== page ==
Several years ago, late in the summer, I noticed a lone Canada Goose swimming on the lake. She had spent the earlier part of the summer as part of a group with a pair of Canada Geese and their babies -- sort of like an auntie -- involved, but a little on the periphery. As the summer progressed, the babies grew so that they were barely distinguishable from the adults. Flying lessons ensued. By mid-August, the pair and their babies were gone, but the auntie remained. While paddling in a kayak one day, I looked at her more closely and realized her right wing hung a bit lower than the left and at an awkward angle. A day later I spotted her as she waddled onto shore and tried to beat her wings in the air. The right wing didn’t unfold all the way and it had an unnatural bend and some missing feathers. I realized she couldn’t fly. I called the local wildlife rehabber who said she would try to come and capture the goose, but couldn’t promise anything. There was a lot of shoreline, and if the goose wanted to evade her she could. I left the lake at the end of the summer not knowing what became of the lone goose with the broken wing.
I’ve been thinking about that goose this week as I watch the Olympic Games in Rio. I watched as Simone Biles defied the limits of human exertion and gravity to go higher and turn more rotations than anyone else, all by her own inertia. I marveled at Michael Phelps’ chiseled body and severe gaze in concentration, just prior to winning his 23rd Olympic Gold medal. Beautiful bodies at peak performance.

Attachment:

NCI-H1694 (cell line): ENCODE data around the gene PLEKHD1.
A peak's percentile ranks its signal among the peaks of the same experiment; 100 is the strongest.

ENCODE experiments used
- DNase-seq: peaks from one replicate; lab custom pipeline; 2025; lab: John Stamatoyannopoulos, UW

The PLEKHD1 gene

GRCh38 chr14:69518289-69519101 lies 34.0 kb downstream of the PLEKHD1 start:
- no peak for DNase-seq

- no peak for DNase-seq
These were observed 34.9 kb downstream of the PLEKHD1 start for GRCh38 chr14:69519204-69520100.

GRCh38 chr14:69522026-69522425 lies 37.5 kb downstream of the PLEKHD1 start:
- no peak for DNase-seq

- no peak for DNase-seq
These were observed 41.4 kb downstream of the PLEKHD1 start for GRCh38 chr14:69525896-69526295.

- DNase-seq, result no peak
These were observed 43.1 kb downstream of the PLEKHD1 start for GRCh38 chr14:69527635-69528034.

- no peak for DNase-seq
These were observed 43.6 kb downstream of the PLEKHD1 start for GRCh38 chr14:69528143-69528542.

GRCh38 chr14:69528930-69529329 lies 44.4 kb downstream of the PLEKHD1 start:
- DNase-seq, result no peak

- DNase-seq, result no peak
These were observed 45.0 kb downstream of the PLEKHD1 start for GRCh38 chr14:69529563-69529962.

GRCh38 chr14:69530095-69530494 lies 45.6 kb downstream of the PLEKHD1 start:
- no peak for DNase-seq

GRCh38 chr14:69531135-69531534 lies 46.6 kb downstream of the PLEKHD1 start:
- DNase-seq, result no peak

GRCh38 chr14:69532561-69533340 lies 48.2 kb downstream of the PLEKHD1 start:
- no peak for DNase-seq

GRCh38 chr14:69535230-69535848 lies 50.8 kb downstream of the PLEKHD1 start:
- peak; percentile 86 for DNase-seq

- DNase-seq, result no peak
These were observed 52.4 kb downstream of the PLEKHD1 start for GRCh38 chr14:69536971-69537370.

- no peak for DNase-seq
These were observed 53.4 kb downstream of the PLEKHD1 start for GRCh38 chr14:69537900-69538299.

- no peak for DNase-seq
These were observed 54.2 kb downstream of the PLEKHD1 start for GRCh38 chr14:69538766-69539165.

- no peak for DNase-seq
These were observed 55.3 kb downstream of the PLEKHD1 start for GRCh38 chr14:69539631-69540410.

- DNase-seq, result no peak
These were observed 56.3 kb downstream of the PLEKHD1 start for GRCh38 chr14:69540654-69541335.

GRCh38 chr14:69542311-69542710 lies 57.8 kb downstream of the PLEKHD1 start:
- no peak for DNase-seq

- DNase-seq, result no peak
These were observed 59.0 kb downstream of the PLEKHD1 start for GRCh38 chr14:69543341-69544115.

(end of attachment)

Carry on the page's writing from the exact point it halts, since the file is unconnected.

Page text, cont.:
All those young, perfect bodies made me reminisce about my own glory days, when my body was strong and could perform almost any feat I asked of it. I could set out on a 6 mile hike without a second thought. I could bird, on foot, for 12 hours straight. I walked for exercise and fun. I miss the days when walking and standing were not uncomfortable. The pain came on suddenly as a result of another bout with Lymes disease this past winter. This time, my doctors are calling it “chronic” Lymes, which is a gloomy form of the illness. There no great treatment options and a generally lousy prognosis. After multiple rounds of both oral and IV antibiotics, eight weeks of rehab, adding supplements and drastically changing my diet, I’m trying to get back to “normal.” I hover around 70% of peak performance, with rare but welcomed surges to 75% on my best days. This may well be the new “normal.”
If you look hard enough, there are good things inherent in every challenge. Lymes Disease has taught me just how fleeting one's health can be and that we dare not take it for granted. I have new eyes to see people limping around the grocery store or driving electric carts up and down the aisles. Shopping trips are marathons of exertion. I see healthy, able-bodied people walking or jogging in the park, and I envy them that they’re not aware of every step. I see people in wheelchairs who make the extra effort to get out and enjoy normal activities able-bodied people don’t think twice about: going to a concert, eating in a restaurant, enjoying rides at an amusement park, getting in and out of a car with ease.
It’s a well-known fact: we don’t live forever. When we’re young and healthy we deny this fact. But bodies age. If we live long enough and don’t die by accident or catastrophic disease, at some point parts of our bodies begin to break down.
I’ve been moaning and groaning a lot about Lymes disease and my damaged knees. But I’ve also been pushing myself, unwilling to admit this may be the new normal. I’ve been consumed with my diminished physical capacity. Maybe the goose had a better approach. She just kept living, one day at a time. She was not concerned for the future and had no regrets for the past. She was not bitterly sentimental and did not dissolve into a quivering heap of tears at the sadness of it all. Without assigning blame and without feeling sorry for herself, she kept doing what she had to do. She went on her way, resolute on being a goose.